The Perfect Woman

I told my three-year-old the goldfish had died because she kept putting her hand in the water and made it dirty. She turned to the remaining fish: “Oh yeah, I’m really sorry about that fishy. I killed your brother.”

My little fish killer apologized, yet not a morsel of guilt was to be found in her heart. She has her own little brother. The two of them bite, hit, kick, scream, and apologize by force alone.

Guilt?

The word does not even register in their vocabulary. They know once they see through the apology and the hug, the world is set to right once again.

“Catholics have guilt and Jews have guilt, fine. But mothers can trump them all.” ~Diane Lane

I have struggled with guilt all my life, but motherhood has brought this sickening emotion to the highest of heights. How many mistakes I have made, how many times I have failed. My carelessness has placed them in grave danger. I thought I had connected their bike carrier to the back of my own bike securely the other day. Instead, I suddenly turn to the sound of honking horns, find my loves heading straight into the busy road! Every time I think of it I tremble, lose sleep for the condemnation eating me inside. I look their way. They are busy, happy, “Come play with us, Mom!” they shout among squeals of delight. There is no anger in their hearts, no resentment towards me.

I yell at my daughter, the sweetest little face ever to breathe. I break her dear form to tears with my selfish anger. I am the worst of the living – who yells at an innocent creature this way? I apologize, and she immediately wraps her sweet arms around me. She smiles once more, loving me without limit.

“Guilt is the source of sorrows, the avenging fiend that follows us behind with whips and stings.” ~Nicholas Rowe 

As the parent, I thought I was the one who was supposed to instruct my children. This time, it is they who are playing the teacher. To face guilt like a child seems to be the only true way to happiness, peace. Freedom.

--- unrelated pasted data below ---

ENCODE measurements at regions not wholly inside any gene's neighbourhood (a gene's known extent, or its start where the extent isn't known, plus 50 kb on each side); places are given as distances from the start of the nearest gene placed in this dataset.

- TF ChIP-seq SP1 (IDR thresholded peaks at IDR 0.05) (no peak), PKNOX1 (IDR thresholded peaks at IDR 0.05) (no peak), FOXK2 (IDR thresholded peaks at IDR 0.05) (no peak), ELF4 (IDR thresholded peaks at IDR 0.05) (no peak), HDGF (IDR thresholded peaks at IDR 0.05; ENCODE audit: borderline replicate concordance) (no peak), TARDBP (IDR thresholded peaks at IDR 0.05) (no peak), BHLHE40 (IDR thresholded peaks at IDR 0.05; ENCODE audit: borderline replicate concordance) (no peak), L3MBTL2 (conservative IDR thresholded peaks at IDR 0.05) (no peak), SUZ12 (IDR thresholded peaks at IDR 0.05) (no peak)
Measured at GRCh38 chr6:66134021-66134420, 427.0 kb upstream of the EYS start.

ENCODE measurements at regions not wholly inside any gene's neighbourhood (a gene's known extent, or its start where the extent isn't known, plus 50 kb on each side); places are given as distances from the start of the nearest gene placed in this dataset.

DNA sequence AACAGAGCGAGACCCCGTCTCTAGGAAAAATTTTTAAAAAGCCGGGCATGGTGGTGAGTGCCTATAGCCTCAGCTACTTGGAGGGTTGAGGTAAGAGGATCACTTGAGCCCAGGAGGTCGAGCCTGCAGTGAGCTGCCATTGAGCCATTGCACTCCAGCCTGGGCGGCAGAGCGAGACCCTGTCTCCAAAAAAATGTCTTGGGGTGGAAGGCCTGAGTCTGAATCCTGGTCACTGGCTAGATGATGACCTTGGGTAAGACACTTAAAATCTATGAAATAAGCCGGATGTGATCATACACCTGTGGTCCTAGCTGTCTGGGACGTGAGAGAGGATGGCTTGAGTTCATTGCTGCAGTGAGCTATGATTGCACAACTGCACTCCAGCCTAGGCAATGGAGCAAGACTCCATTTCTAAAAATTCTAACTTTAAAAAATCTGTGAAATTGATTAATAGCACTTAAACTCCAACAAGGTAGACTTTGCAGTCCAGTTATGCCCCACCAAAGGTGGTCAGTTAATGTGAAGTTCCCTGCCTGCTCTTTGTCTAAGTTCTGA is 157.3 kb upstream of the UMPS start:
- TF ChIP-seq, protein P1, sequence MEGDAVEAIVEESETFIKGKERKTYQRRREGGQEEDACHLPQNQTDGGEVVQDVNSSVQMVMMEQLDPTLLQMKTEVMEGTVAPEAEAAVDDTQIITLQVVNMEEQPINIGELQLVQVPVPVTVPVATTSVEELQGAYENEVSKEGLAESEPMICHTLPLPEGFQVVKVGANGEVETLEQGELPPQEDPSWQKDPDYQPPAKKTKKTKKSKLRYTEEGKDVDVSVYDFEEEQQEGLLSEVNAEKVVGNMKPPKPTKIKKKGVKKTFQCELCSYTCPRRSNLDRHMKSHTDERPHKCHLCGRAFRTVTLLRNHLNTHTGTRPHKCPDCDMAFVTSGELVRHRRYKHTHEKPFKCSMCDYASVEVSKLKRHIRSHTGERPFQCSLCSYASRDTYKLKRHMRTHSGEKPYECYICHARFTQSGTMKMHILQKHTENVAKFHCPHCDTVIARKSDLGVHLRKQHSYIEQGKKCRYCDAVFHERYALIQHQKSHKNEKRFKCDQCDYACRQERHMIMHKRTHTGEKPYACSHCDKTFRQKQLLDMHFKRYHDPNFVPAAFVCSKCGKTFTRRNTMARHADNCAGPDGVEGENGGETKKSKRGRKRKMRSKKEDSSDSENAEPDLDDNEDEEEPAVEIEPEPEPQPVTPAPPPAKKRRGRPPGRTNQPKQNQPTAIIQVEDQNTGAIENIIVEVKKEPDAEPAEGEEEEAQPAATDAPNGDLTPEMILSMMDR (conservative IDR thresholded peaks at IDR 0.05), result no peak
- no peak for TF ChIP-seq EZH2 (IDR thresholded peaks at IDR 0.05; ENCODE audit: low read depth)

They are guiding me: I was not made to function in guilt. I mess up, I fall short, I fail utterly and ugly. I must get back up. I must move on. It is the only way I will survive.

I will never be the perfect woman, but I can try to be a great one, even if today I miss the mark.

Sasha at MomLife Now

67 thoughts on “The Perfect Woman

  1. Great blog, thanks for sharing.
    What is perfection anyway? We can only be the best selves that we can, & that does not compare to anyone else. We each have our own separate journey.
    Yes our children are great teachers, enjoy the ride.

    • Somewhat new to this mom thing, I have quickly learned the competition is fierce and comparisons high. You are right though, we cannot live like this. Still new, I am learning more each day, and trying to take advise like yours to heart. Thanks! 🙂

  2. What a great post! I often say that guilt is the curse of motherhood but I can also relate to the my mother’s guilt when she’d say “After all I’ve done for you” loud sigh. You are right that children give us a second chance to learn what we didn’t get right the first time around. Blessings

  3. That’s where the true beauty of humanity lies. In a child’s pure smile and warm embrace. Even if I spend a large part of the day yelling at them like a maniac, at bedtime, all I get are sweet, cuddly hugs, giggles and unmatched love. I see “no anger, no resentment” for the numerous times I mess up as a mother. You explained it perfectly.
    May lives with our children always stay this imperfect but filled with perfect love.

  4. I love your honesty and compassion…two of the most important qualities to possess as a mom. It is inevitable that we sometimes lose our tempers…and trust me, they understand, as long as we are open with them and don’t try to pretend we are always right.

  5. You’re human the same as the rest of us and you’re doing the best you can to raise your children. Yesterday’s gone. If three’s a better way you will find it, and that’s the positive side of mistakes, they educate us all. As for the children, the rubs of life will sort it all out and they will grow to be good citizens.

    • Thanks Ian. “Yesterday’s gone.” I love it, and hope to forever live my life in this way, embracing the present. “Good citizens,” well, I suppose that will do. 😉

  6. What a great post! I think all women feel terrible guilt about motherhood. I remember crossing a road, and a truck not stopping at a red traffic light. It missed me by cms, and the baby pram by a little more, but years later, I still shudder, I still blame myself for crossing the road, and i still think I should have been less reckless when I crossed the road.